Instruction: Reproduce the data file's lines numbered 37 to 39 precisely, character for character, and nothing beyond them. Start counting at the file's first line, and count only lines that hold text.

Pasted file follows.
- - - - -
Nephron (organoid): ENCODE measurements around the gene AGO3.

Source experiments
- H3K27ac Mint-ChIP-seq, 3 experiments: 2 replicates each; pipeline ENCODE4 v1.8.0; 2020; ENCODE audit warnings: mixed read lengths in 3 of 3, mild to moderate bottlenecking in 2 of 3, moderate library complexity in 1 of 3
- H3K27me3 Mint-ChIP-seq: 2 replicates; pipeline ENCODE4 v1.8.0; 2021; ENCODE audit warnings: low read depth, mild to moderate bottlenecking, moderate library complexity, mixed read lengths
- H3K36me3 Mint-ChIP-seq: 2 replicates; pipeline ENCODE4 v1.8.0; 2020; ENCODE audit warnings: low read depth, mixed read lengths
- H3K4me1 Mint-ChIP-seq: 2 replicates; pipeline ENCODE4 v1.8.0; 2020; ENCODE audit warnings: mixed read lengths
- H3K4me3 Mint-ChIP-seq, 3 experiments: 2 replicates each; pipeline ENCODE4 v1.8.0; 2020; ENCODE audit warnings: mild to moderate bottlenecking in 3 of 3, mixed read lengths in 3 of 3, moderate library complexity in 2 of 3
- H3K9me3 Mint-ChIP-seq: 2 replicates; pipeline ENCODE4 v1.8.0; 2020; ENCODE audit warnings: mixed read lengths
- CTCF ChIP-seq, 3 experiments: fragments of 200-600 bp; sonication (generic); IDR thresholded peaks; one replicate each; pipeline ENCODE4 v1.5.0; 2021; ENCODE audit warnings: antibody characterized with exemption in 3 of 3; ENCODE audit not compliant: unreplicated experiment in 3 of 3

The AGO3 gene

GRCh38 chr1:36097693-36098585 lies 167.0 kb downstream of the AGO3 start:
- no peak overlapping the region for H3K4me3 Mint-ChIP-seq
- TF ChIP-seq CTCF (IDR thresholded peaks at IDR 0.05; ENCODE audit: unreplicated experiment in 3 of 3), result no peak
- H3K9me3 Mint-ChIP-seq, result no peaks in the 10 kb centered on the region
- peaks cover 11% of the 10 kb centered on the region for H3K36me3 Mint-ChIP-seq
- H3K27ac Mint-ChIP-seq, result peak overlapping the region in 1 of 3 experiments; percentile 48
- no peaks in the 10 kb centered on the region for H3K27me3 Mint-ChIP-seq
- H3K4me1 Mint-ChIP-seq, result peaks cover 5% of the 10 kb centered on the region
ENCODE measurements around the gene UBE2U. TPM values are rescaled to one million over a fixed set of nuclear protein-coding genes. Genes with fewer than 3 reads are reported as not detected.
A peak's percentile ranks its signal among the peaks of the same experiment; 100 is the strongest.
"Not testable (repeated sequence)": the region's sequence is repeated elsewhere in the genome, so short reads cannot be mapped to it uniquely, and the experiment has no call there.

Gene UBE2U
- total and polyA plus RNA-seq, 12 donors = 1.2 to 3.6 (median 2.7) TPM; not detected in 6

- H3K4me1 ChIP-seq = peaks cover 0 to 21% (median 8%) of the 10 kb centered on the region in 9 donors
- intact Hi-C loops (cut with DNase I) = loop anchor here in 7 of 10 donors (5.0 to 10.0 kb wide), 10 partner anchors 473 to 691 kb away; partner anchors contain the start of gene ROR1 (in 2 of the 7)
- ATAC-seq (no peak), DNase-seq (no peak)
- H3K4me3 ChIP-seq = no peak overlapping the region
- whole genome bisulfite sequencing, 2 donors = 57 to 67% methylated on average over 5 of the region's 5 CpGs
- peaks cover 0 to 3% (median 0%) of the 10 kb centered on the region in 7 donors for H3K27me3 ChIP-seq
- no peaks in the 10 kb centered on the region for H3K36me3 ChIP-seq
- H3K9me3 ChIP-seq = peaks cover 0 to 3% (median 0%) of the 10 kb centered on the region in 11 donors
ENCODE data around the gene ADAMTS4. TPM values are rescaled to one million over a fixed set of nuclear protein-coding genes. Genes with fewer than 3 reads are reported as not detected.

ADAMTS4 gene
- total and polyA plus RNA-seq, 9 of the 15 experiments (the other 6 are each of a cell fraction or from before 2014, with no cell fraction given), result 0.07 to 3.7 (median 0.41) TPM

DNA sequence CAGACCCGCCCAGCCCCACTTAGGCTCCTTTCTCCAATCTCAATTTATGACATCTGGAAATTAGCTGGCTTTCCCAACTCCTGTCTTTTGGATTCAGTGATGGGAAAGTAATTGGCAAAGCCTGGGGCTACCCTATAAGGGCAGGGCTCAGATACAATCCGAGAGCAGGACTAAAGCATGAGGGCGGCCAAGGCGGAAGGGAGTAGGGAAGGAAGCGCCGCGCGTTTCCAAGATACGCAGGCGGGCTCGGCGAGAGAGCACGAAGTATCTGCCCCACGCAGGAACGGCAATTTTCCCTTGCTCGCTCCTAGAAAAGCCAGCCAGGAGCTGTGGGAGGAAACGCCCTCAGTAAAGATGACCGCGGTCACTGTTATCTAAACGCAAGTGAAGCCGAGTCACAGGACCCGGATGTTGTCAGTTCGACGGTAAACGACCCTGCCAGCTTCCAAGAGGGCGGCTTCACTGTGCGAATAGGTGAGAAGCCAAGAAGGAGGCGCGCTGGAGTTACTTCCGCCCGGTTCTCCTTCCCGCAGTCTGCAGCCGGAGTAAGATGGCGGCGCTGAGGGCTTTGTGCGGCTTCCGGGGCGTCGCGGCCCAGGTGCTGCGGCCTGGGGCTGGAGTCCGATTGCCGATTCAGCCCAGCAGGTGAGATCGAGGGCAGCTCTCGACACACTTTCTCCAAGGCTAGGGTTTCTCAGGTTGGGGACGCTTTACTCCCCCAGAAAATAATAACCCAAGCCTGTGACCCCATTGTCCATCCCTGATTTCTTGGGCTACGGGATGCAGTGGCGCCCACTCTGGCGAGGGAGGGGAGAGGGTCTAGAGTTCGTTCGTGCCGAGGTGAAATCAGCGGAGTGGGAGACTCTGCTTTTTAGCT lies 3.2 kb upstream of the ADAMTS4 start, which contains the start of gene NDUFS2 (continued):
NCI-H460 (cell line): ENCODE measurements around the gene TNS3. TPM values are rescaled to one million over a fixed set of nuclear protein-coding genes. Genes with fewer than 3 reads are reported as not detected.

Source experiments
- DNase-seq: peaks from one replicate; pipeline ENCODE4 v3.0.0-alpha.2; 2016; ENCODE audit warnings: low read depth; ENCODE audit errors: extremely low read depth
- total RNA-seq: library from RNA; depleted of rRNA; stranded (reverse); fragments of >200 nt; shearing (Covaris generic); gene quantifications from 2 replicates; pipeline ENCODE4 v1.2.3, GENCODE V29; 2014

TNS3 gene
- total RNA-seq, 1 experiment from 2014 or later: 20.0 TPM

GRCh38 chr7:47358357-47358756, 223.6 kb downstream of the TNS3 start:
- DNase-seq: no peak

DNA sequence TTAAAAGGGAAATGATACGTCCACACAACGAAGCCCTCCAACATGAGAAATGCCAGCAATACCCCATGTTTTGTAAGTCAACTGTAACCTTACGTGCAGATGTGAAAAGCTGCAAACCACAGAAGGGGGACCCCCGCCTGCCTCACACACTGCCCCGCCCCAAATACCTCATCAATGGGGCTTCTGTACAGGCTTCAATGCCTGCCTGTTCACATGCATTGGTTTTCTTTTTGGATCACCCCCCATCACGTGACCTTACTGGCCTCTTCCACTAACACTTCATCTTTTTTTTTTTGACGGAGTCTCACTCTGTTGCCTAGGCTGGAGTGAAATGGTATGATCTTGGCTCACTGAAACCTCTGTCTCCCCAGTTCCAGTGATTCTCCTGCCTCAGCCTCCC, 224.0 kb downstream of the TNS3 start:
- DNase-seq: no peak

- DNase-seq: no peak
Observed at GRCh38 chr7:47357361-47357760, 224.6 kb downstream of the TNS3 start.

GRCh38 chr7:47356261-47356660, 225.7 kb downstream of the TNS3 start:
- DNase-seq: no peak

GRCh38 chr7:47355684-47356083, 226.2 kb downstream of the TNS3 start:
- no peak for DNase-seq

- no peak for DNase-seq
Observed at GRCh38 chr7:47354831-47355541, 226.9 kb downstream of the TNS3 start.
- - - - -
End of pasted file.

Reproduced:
Source experiments
- DNase-seq: peaks from one replicate; pipeline ENCODE4 v3.0.0-alpha.2; 2016; ENCODE audit warnings: low read depth; ENCODE audit errors: extremely low read depth
- total RNA-seq: library from RNA; depleted of rRNA; stranded (reverse); fragments of >200 nt; shearing (Covaris generic); gene quantifications from 2 replicates; pipeline ENCODE4 v1.2.3, GENCODE V29; 2014